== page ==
Pulling up to my designated spot was like e-braking into heaven. Sure, my '97 Camry, loaded with every camping accessory I could get my grubby paws on, fought to get up that hill a few turns back, but it all seems worth it now. This is my escape from the real world. This is the ultimate adventure. Camping, just like being at home but shittier.

First up: my abode. Four by six feet of absolute freedom. I pull out my double-walled blackout tent. I fumble with the poles and pegs and whatever else is in this confusing bag until a nice man in his 50s offers to help. I quickly offload the entire project of erecting the tent onto him. This is just like being at work, but shittier. After Frank (or maybe it was Gordon?) was finished setting up, I thanked him. He looked really out of breath and frustrated, and I thought I should offer him water or something, but I’m just like my boss at home, but shittier.

The air mattress fills up brilliantly, and I collapse onto it. Just like my bed at home, but shittier. My back immediately begins to ache, and I get an awful cramp in my calf trying to get off it. Perfect. I love the set-up time. It’s like going back to a time when men built their houses with their bare hands, except that I bought all this awesome stuff from Walmart during that big sale at Christmas. “All camping accessories must go” indeed! Into the back of my car and then into my stank basement for months and months.

I laugh at the memory and flick a crushed-up dead spider off the mattress. Just like my bed at home but shittier.

I’ve worked up quite the sweat setting all this stuff up, time to hit the public showers. Turning on the water, opening up that squeaky valve, the water begins to surge. Propelled by a shower head akin to a pressure washer, the field of spray is reduced down to a single point of pressure and it leaves ugly red marks on my chest and anywhere else on my body that is unfortunate enough to be lashed by its unforgiving strength. The water is so hard, so chalked full of minerals that no matter how hard I try, I cannot get the soap to lather.

God, I love this stuff. Just like the shower at home, but shittier.

Walking back to the campsite, I take a look at all the normies in their huge trailers and gigantic 4×4 trucks. They don’t really get it. These trailers are far nicer than my studio apartment, and that’s not the point of camping. It’s supposed to be worse than home; that’s the whole idea. Hell, maybe these normies' houses are worse than their $80,000 trailers and RVs. Woah, did I just gain the ability to empathize? That’s the power of nature. It’s wild. This is just like therapy at home, but shittier.

I’m getting a bit hungry, so it’s time to set up the kitchen. I hang my fully stocked spice rack from the tree near my predetermined eating area, where it is immediately attacked by a number of furious critters. I next spend a good deal of time assembling the butane double-burner stove along with its matching grill and pizza oven accessory. The whole apparatus is supported by two flimsy legs that have no hope of standing on this uneven terrain. This is my kitchen. Just like the one at home, but shittier.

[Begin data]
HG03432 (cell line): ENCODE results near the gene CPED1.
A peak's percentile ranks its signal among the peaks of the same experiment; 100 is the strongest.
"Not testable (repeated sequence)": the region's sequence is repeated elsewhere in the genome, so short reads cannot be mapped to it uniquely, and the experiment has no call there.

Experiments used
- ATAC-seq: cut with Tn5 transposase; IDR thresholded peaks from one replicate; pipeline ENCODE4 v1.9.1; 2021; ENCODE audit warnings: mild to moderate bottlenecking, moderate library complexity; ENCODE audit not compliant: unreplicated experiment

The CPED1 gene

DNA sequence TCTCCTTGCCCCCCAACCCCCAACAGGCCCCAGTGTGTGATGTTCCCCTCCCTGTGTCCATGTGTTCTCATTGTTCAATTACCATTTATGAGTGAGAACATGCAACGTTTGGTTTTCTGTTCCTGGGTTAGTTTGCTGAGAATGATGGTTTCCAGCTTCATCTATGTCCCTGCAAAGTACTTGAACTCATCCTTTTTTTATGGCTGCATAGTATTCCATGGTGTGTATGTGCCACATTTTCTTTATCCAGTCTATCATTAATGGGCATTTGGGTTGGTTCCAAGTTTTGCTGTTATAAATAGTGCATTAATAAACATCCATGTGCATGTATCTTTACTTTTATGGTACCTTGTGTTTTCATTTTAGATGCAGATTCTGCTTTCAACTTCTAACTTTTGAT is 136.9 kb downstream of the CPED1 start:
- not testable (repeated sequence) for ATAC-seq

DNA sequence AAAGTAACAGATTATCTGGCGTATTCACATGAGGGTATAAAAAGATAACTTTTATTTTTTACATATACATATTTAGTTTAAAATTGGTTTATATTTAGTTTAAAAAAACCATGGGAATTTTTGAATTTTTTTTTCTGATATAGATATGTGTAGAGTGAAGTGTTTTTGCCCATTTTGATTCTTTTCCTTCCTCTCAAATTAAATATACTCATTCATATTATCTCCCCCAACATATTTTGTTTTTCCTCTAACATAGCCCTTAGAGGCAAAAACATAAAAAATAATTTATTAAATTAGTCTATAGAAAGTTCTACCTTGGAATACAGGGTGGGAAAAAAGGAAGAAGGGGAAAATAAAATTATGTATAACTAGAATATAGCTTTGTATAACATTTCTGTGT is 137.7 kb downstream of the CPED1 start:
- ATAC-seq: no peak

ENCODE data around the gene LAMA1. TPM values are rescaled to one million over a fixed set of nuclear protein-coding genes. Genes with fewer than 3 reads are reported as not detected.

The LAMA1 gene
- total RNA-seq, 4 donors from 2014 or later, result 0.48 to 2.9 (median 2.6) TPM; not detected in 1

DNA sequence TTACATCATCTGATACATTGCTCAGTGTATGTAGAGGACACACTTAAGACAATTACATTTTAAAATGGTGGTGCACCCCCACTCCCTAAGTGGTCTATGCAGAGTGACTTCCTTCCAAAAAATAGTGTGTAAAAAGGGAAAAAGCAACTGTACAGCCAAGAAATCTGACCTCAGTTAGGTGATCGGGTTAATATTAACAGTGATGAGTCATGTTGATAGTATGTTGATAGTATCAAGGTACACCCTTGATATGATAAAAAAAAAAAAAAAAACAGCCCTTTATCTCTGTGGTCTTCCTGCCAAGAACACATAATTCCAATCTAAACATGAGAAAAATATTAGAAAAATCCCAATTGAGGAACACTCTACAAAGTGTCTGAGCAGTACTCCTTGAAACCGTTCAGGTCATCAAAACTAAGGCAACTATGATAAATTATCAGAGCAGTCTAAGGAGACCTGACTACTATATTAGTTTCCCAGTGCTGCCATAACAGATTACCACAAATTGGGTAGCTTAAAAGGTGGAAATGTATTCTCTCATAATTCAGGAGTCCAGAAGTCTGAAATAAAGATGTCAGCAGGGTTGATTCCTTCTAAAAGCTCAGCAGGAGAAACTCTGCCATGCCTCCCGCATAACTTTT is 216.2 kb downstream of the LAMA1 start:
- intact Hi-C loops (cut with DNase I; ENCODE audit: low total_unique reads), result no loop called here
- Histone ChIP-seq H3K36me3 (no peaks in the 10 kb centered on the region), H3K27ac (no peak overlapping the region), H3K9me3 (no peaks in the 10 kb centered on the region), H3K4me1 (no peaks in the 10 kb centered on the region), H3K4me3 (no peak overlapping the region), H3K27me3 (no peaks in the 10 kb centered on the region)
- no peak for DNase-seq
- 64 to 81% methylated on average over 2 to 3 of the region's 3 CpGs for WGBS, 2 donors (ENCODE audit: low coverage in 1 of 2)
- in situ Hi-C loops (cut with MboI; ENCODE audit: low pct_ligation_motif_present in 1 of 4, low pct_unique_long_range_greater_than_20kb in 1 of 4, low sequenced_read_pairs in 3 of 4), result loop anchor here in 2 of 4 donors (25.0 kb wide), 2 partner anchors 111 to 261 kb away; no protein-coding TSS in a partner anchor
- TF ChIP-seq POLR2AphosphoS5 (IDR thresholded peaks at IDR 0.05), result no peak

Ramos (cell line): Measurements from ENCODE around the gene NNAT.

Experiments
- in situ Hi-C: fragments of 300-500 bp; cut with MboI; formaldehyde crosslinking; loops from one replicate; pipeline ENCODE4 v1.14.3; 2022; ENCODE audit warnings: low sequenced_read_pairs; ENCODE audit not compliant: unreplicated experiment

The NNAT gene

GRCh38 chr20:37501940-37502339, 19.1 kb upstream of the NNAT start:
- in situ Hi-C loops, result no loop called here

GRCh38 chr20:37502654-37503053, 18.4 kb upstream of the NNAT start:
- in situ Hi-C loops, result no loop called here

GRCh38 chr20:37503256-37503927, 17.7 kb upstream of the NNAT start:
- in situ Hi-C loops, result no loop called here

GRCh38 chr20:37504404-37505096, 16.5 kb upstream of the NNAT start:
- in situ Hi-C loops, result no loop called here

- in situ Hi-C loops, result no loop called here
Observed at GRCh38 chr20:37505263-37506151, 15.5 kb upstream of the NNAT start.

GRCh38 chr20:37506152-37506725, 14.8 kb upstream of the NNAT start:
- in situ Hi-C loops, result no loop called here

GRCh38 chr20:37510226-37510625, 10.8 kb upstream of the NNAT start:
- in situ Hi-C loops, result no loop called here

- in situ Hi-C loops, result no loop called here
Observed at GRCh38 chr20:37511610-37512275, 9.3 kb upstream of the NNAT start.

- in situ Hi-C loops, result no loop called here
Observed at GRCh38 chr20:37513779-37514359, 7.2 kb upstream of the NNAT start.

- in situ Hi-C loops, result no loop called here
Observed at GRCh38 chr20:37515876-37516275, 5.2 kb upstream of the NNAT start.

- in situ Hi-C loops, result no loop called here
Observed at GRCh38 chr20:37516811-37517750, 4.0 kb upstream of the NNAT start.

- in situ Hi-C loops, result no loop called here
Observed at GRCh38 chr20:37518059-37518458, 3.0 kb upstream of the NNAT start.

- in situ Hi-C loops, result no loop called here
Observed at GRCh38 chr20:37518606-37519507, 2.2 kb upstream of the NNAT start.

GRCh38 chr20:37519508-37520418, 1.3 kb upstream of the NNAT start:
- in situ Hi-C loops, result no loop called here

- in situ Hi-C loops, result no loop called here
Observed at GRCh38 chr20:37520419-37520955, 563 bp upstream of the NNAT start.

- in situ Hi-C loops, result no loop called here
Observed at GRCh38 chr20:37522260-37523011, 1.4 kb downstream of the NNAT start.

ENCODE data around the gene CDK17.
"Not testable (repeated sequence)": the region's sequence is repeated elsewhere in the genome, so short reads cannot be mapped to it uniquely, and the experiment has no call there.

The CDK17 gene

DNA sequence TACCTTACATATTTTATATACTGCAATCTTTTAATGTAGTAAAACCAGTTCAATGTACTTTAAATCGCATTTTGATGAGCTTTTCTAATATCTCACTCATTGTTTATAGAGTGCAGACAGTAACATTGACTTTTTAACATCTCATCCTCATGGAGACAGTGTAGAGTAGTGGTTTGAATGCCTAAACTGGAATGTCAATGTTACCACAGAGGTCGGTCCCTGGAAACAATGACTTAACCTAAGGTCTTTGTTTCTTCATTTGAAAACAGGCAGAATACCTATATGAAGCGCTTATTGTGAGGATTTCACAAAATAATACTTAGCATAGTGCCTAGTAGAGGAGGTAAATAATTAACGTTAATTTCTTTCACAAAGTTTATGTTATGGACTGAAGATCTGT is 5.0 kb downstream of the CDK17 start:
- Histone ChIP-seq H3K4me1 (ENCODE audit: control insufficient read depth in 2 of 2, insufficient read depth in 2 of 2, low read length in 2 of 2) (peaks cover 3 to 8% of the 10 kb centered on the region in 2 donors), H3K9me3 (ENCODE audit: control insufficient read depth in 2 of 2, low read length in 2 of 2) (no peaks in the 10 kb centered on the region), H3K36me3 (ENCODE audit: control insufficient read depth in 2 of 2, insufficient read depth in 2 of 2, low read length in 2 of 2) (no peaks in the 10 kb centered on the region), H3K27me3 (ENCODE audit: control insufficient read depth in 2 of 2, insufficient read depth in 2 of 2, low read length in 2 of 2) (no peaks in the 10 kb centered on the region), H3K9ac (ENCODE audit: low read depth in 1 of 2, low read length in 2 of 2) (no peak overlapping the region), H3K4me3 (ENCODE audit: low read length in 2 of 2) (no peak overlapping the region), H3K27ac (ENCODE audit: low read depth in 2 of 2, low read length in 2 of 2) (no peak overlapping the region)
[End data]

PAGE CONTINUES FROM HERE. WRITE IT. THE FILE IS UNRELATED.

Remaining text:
I notice a young woman across from me at the next campsite, dressed in white. She wears a mournful look on her face. In front of her on the picnic table, she writes in a beat-up notebook, poetry no doubt. We share eye contact for a second before she returns to her process. Just like Sylvia Plath at home, but shittier.

I throw my mouth-watering New York strip sirloin on the side burner, but the whole kitchen apparatus tips from the weight. Seeing dollar signs go down the toilet, my instincts kick in, and I reach to stop the momentum, but alas; for my troubles, I receive only a dirt-covered steak, a destroyed kitchen unit, and a deep, deep cut on the inside of my palm. Later, as I was bleeding heavily into the sink, my dirty open wound strikes a fellow camper’s attention.

“You should get that looked at,” he mentions, concerned. Just like medical advice at home, but shittier.

Laying in the tent, sweating profusely, the infection running deeper and deeper into my body, my Apple Watch goes off with alerts from Insta. “Fuck yeah buddy, that’s a picture of a tree,” I think to myself when I see that my friend Kurtis has liked the picture of a tree that I took. That guy has never specifically even suggested that he enjoys trees, so this is big. I feel the chills, lightheadedness, and fever run through my body. This is just like the initial stages of sepsis at home, but shittier.

Later, I’m shaken awake by the momentum of the ambulance weaving through the campground roads with some haste. The man above me shines a light into my eyes. He looks with disgust at the severely infected wound on my hand and my rapidly dropping blood pressure.

In and out of consciousness now, I think back to my camping adventure: the drive-in, the first smell of the trees, Garry or whatever his name was being out of breath after setting up my tent, the last day or so of hallucinations brought on from the swelling of my blood-brain barrier.

“I can’t wait for next summer,” I whisper over and over to myself as a thin man, faceless and dressed in black impossibly slides his way through the crack of the ambulance doors. He begins at my feet, and his massive jaws slowly work their way up, swallowing me whole into the forever blackness.

The grim clutches of death that await every person who takes even a single breath in this life just like at home, but shittier.